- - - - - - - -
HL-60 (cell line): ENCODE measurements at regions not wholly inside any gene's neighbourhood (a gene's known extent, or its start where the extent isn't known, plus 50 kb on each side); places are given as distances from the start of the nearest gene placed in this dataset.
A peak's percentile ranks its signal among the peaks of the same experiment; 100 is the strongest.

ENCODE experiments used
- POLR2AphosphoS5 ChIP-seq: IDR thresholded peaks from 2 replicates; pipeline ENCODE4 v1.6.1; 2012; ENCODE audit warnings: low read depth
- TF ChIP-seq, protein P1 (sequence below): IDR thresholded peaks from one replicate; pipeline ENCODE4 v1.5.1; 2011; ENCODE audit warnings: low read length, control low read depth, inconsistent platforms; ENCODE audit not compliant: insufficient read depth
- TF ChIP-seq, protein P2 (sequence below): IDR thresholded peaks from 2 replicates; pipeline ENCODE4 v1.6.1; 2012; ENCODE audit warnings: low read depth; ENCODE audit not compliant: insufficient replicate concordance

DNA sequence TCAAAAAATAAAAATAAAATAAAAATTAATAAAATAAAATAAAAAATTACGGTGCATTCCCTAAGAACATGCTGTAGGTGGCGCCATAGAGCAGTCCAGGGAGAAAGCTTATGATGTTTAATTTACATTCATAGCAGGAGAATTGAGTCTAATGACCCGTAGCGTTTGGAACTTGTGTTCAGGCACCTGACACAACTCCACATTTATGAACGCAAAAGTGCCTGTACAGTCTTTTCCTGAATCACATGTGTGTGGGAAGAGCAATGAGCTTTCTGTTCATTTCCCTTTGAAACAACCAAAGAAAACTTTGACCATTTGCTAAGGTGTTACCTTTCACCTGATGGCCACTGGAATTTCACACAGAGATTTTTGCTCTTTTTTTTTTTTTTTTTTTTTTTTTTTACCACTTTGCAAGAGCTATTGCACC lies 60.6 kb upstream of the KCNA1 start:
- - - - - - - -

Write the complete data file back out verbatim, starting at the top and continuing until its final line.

HL-60 (cell line): ENCODE measurements at regions not wholly inside any gene's neighbourhood (a gene's known extent, or its start where the extent isn't known, plus 50 kb on each side); places are given as distances from the start of the nearest gene placed in this dataset.
A peak's percentile ranks its signal among the peaks of the same experiment; 100 is the strongest.

ENCODE experiments used
- POLR2AphosphoS5 ChIP-seq: IDR thresholded peaks from 2 replicates; pipeline ENCODE4 v1.6.1; 2012; ENCODE audit warnings: low read depth
- TF ChIP-seq, protein P1 (sequence below): IDR thresholded peaks from one replicate; pipeline ENCODE4 v1.5.1; 2011; ENCODE audit warnings: low read length, control low read depth, inconsistent platforms; ENCODE audit not compliant: insufficient read depth
- TF ChIP-seq, protein P2 (sequence below): IDR thresholded peaks from 2 replicates; pipeline ENCODE4 v1.6.1; 2012; ENCODE audit warnings: low read depth; ENCODE audit not compliant: insufficient replicate concordance

DNA sequence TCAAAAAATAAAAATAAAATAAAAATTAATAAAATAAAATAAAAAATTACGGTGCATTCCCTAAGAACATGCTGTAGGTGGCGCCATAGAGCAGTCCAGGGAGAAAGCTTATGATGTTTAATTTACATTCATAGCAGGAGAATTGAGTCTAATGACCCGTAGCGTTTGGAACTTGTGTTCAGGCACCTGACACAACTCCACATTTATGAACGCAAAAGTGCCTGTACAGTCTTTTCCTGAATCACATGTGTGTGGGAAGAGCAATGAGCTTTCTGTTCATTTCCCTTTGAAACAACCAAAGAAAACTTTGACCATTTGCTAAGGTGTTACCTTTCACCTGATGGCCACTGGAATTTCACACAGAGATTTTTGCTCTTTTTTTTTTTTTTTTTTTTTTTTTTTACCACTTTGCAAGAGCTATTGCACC lies 60.6 kb upstream of the KCNA1 start: